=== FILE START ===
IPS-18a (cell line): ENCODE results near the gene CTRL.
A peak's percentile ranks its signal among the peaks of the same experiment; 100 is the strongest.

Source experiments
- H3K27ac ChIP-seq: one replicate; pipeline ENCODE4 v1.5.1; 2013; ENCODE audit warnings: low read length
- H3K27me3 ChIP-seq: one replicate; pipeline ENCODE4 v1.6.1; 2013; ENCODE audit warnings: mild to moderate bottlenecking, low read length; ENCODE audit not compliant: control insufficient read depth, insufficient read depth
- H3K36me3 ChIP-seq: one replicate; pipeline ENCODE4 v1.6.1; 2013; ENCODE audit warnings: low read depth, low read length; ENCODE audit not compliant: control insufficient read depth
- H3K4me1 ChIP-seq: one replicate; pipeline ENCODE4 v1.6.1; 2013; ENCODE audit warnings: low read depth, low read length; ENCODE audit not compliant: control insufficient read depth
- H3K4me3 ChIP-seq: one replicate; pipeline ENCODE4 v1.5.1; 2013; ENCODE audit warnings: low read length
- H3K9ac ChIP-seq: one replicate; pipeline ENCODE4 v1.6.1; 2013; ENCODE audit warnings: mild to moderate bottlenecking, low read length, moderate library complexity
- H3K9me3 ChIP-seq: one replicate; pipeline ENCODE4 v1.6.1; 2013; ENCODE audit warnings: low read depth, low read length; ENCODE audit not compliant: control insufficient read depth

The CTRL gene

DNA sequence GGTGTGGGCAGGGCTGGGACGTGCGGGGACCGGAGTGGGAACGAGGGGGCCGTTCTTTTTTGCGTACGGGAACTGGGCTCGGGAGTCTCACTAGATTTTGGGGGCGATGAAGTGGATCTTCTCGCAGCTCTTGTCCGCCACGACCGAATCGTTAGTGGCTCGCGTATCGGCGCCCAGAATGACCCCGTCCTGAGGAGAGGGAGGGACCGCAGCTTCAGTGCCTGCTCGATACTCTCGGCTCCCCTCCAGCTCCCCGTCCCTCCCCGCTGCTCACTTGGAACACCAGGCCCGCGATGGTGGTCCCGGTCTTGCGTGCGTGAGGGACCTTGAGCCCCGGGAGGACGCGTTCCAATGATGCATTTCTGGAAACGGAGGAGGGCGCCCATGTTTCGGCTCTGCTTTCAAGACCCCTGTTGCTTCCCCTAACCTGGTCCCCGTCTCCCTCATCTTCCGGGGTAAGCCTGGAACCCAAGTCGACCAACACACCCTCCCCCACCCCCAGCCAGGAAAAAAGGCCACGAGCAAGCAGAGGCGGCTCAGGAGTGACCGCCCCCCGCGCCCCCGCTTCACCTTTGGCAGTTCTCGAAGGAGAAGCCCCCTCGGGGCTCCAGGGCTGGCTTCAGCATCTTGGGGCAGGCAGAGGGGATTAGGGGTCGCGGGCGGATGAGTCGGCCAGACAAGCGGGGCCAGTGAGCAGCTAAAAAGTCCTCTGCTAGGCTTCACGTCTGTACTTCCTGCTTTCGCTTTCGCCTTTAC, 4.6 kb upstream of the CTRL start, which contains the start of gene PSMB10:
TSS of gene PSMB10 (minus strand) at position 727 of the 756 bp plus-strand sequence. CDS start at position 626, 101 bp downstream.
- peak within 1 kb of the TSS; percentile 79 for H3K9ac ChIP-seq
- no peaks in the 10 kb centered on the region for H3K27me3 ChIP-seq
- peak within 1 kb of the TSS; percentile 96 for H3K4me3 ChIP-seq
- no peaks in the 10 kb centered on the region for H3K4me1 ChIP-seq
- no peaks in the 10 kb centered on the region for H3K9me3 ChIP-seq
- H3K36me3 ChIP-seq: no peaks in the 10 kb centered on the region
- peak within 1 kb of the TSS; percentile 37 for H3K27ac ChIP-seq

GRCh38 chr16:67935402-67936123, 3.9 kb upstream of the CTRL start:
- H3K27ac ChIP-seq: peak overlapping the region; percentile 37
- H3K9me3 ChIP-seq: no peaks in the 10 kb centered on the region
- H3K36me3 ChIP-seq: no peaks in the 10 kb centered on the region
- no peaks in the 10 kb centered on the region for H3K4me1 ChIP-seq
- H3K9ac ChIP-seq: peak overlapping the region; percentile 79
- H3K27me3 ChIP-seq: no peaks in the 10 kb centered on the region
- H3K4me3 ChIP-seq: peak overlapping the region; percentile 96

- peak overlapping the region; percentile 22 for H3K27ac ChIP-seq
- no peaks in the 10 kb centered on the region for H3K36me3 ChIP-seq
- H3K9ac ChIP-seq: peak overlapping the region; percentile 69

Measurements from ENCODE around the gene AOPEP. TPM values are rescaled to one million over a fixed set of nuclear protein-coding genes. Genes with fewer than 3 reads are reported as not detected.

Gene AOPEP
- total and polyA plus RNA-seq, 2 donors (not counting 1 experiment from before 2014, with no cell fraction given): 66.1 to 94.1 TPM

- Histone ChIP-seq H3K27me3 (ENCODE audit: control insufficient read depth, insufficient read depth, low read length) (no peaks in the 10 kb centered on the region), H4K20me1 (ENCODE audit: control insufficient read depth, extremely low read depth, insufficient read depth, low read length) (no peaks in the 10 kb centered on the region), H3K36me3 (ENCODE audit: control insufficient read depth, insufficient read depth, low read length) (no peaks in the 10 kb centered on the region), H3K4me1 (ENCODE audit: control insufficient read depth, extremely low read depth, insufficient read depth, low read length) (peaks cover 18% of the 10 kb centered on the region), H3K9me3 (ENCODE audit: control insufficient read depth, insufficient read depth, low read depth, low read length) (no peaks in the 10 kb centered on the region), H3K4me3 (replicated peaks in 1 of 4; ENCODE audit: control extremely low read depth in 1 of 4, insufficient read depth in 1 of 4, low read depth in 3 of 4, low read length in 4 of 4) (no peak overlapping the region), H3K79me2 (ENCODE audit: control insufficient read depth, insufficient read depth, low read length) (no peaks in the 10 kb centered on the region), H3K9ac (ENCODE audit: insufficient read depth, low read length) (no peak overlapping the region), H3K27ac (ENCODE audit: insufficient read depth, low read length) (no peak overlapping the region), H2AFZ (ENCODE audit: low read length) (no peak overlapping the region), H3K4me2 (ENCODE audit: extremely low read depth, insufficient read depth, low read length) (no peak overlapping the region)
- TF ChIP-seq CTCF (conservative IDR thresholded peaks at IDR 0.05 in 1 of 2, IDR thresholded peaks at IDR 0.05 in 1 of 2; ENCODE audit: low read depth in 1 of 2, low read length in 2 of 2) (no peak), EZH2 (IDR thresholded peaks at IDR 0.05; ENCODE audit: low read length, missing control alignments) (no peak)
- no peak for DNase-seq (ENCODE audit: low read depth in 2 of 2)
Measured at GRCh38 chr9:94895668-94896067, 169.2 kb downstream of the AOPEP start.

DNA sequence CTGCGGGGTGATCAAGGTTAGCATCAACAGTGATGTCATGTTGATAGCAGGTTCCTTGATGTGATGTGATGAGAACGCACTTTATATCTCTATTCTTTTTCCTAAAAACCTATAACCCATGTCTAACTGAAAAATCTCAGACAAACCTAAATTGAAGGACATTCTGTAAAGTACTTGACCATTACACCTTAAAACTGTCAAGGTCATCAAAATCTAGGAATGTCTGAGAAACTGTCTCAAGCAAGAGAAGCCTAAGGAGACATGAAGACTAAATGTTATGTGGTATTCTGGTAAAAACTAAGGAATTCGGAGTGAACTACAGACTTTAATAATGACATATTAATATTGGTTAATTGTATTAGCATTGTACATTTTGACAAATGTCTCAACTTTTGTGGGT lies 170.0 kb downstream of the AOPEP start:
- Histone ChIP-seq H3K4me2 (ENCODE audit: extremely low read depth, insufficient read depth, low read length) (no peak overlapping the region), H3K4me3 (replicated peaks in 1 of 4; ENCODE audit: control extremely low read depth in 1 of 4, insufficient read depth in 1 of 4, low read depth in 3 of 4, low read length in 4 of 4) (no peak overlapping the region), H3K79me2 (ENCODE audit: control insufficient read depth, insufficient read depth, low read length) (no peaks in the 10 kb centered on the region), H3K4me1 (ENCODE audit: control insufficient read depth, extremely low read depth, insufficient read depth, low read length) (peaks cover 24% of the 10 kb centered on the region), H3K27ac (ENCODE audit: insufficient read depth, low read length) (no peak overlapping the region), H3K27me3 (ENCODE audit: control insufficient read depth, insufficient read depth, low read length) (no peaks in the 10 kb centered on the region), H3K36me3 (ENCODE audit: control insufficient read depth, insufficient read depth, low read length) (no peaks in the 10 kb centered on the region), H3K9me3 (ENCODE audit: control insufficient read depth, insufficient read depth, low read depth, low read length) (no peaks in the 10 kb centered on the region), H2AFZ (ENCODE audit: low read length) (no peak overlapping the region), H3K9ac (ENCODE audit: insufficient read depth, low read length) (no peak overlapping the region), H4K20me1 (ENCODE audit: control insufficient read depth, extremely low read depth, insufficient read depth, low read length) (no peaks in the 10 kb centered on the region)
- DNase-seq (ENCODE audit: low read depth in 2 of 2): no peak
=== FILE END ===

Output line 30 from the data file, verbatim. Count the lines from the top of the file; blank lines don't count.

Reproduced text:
- no peaks in the 10 kb centered on the region for H3K36me3 ChIP-seq